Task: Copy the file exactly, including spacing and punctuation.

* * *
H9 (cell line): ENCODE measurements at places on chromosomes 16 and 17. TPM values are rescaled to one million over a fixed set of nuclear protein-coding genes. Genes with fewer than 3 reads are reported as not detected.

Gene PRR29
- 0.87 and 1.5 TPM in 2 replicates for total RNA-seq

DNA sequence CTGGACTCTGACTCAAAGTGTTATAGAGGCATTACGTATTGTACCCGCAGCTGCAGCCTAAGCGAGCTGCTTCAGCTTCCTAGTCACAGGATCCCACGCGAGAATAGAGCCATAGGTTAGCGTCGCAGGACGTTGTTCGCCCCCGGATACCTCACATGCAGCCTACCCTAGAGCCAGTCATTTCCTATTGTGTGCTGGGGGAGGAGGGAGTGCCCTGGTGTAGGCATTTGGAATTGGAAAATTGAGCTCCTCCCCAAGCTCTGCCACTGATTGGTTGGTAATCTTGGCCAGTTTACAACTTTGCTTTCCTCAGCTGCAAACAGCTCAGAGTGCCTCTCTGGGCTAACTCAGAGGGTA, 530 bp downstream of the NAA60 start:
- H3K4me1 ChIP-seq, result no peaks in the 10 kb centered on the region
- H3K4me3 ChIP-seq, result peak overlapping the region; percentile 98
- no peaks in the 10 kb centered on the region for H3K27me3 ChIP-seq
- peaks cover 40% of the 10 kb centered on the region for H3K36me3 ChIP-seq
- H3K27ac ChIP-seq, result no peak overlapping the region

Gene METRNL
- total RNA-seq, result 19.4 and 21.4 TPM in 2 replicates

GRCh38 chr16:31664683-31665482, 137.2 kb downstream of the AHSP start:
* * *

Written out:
H9 (cell line): ENCODE measurements at places on chromosomes 16 and 17. TPM values are rescaled to one million over a fixed set of nuclear protein-coding genes. Genes with fewer than 3 reads are reported as not detected.

Gene PRR29
- 0.87 and 1.5 TPM in 2 replicates for total RNA-seq

DNA sequence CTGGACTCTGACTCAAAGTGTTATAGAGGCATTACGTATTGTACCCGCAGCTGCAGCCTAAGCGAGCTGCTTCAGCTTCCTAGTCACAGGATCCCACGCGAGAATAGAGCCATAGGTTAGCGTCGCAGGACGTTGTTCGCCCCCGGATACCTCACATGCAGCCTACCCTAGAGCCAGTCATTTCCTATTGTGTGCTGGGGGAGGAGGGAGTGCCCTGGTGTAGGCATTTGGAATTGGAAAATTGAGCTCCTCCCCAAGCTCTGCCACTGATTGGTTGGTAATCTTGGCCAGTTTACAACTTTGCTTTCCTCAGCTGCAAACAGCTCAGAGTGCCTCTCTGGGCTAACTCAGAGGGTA, 530 bp downstream of the NAA60 start:
- H3K4me1 ChIP-seq, result no peaks in the 10 kb centered on the region
- H3K4me3 ChIP-seq, result peak overlapping the region; percentile 98
- no peaks in the 10 kb centered on the region for H3K27me3 ChIP-seq
- peaks cover 40% of the 10 kb centered on the region for H3K36me3 ChIP-seq
- H3K27ac ChIP-seq, result no peak overlapping the region

Gene METRNL
- total RNA-seq, result 19.4 and 21.4 TPM in 2 replicates

GRCh38 chr16:31664683-31665482, 137.2 kb downstream of the AHSP start: